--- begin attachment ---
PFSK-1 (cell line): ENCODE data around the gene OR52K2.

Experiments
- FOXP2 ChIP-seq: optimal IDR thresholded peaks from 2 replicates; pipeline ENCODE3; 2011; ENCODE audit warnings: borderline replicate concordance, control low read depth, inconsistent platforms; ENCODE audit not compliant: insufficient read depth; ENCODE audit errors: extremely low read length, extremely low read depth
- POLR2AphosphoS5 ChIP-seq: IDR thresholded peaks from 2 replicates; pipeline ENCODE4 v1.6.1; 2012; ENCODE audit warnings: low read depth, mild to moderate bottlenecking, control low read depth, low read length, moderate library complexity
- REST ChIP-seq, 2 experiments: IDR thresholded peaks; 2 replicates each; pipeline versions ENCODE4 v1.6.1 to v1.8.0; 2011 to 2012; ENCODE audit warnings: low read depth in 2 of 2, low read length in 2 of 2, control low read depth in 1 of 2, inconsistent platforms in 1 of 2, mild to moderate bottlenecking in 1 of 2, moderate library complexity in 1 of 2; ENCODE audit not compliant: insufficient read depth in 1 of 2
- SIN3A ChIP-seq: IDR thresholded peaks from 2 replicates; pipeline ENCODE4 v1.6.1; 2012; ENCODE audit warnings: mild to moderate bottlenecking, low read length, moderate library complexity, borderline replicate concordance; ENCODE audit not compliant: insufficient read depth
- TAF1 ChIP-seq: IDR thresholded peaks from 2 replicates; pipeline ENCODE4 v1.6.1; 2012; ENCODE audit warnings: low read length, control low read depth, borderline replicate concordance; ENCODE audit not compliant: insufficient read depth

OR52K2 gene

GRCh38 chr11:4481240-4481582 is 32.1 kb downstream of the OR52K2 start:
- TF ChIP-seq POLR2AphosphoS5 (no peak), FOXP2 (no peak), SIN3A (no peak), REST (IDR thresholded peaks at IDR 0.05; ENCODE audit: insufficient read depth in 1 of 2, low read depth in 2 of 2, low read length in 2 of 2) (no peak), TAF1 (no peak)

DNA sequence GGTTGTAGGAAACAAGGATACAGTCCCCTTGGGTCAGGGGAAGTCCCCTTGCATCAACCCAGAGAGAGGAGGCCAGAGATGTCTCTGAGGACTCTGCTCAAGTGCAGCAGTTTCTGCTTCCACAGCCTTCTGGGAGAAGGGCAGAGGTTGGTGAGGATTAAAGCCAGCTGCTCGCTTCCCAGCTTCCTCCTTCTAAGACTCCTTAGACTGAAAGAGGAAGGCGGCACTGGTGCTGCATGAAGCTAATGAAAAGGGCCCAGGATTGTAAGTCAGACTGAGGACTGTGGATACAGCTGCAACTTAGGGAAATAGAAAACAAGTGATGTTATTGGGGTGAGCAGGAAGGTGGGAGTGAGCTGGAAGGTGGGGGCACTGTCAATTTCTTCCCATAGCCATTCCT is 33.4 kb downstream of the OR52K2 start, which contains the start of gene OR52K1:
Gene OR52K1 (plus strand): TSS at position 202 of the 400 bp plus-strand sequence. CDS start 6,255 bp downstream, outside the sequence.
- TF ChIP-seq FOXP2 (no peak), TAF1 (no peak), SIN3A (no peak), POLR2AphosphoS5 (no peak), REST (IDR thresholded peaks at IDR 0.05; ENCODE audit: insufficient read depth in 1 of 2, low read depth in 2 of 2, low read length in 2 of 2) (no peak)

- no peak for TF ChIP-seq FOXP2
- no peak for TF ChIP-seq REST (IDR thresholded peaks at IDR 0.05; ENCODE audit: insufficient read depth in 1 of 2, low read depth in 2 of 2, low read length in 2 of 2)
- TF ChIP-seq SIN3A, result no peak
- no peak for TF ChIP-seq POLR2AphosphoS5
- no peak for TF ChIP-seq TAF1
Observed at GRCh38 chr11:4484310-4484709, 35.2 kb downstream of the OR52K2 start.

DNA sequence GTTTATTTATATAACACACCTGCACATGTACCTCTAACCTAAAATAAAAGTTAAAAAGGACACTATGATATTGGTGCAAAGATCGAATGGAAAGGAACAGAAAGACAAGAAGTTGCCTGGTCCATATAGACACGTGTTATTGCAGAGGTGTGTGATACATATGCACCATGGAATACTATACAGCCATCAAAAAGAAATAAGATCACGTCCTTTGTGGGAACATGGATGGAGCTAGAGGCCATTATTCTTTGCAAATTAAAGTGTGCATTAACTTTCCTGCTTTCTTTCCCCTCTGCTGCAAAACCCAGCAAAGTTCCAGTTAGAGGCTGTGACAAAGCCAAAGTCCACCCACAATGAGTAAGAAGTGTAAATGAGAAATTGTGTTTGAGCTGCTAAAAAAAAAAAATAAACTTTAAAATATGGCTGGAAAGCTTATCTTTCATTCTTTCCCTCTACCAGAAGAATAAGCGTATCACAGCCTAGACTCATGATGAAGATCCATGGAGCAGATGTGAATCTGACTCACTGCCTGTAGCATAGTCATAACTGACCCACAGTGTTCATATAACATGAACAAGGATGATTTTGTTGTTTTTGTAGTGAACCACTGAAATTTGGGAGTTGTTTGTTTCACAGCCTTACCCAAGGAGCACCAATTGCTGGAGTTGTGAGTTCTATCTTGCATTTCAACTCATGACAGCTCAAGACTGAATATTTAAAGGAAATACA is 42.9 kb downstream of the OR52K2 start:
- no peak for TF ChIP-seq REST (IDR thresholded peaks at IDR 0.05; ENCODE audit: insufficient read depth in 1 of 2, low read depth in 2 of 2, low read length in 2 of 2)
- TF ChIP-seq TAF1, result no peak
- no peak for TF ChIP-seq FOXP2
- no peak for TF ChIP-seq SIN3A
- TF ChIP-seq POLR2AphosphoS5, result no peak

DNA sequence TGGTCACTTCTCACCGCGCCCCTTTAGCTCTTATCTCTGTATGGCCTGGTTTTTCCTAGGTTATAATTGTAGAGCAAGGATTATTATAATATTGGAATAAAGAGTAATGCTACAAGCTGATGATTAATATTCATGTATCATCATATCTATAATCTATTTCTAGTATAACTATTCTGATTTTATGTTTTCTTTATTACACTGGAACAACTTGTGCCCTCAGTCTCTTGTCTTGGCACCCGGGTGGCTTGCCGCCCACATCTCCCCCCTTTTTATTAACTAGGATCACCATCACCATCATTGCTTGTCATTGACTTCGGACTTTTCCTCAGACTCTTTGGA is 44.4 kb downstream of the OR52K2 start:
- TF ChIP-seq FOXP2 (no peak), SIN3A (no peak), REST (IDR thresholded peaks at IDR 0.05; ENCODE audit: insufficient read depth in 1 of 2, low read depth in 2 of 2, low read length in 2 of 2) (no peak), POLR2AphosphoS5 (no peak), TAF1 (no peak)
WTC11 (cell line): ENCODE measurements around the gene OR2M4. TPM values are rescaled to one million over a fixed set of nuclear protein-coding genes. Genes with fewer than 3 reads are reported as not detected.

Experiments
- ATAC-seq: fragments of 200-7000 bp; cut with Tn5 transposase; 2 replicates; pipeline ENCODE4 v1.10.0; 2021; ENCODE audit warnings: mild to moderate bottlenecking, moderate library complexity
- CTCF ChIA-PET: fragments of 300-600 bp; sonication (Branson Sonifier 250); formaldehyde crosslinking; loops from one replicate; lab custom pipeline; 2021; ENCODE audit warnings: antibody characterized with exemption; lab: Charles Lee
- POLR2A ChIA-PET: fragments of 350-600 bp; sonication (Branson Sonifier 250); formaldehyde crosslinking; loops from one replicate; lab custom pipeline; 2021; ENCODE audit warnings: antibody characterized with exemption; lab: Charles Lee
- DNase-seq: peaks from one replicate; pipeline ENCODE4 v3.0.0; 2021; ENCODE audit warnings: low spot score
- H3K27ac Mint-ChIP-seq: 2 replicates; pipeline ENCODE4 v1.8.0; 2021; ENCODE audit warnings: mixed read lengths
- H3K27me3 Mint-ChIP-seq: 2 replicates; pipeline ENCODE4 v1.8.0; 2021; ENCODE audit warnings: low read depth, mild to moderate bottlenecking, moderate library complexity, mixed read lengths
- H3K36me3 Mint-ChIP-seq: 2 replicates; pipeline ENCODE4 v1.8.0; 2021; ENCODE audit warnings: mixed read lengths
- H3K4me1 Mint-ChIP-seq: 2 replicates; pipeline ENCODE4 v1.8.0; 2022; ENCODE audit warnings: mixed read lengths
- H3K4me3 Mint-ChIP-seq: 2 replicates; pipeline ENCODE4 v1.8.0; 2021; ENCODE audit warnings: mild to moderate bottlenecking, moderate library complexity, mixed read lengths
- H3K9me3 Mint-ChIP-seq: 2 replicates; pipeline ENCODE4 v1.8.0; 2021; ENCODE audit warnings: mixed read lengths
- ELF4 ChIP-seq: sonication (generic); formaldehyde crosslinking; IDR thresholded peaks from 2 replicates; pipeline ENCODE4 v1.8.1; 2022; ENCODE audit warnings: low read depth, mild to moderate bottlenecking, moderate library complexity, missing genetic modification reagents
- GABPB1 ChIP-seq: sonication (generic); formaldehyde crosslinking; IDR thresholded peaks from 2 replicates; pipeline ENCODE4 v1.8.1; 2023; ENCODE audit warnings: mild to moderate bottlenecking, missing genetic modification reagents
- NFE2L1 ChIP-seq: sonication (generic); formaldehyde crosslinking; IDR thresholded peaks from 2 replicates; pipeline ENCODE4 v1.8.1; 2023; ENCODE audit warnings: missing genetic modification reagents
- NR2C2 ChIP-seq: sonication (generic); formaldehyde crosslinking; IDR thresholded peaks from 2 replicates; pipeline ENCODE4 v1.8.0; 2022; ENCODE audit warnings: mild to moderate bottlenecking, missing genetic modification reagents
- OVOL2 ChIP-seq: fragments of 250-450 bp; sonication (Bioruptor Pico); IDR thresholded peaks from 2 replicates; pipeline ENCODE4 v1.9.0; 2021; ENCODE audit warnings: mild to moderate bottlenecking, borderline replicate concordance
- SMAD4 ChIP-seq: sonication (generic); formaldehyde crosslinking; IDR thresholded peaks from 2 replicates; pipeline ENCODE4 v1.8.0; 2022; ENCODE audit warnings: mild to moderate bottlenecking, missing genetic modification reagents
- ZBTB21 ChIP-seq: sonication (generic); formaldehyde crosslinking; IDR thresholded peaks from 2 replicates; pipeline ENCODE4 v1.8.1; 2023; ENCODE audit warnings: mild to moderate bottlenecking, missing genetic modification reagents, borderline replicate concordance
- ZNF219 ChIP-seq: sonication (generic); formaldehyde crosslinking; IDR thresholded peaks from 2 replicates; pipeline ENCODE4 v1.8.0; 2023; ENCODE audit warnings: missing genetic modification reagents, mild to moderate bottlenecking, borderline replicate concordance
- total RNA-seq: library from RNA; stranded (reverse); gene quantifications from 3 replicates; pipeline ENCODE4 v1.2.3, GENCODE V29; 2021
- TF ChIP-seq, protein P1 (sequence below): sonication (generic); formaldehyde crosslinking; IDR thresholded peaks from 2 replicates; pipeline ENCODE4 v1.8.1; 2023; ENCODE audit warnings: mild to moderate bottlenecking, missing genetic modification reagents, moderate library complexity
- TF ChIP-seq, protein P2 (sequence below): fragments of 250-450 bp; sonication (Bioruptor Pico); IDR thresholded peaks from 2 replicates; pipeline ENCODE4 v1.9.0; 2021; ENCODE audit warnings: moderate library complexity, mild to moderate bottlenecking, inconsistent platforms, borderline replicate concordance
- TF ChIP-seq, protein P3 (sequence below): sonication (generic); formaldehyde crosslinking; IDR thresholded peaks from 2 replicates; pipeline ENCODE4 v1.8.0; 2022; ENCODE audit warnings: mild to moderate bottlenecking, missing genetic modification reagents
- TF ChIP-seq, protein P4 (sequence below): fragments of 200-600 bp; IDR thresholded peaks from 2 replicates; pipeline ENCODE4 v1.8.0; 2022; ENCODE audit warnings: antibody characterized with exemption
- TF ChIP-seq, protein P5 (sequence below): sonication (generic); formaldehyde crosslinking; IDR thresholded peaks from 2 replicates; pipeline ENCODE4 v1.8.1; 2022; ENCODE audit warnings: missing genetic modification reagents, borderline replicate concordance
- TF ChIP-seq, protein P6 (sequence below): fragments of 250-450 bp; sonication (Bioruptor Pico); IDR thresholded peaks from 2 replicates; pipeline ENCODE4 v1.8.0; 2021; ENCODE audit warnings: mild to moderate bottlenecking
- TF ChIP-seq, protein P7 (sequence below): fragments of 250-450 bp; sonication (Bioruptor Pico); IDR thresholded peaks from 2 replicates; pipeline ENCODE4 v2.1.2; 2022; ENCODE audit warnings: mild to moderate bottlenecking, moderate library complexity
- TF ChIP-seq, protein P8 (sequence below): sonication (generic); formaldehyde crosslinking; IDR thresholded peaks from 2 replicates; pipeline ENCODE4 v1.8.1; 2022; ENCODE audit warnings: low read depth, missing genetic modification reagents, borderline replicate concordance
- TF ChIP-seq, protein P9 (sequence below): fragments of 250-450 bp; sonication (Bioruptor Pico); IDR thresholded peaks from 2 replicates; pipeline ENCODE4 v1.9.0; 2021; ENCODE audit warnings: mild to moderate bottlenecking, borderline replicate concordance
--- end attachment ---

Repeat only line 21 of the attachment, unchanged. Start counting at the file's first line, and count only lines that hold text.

- no peak for TF ChIP-seq REST (IDR thresholded peaks at IDR 0.05; ENCODE audit: insufficient read depth in 1 of 2, low read depth in 2 of 2, low read length in 2 of 2)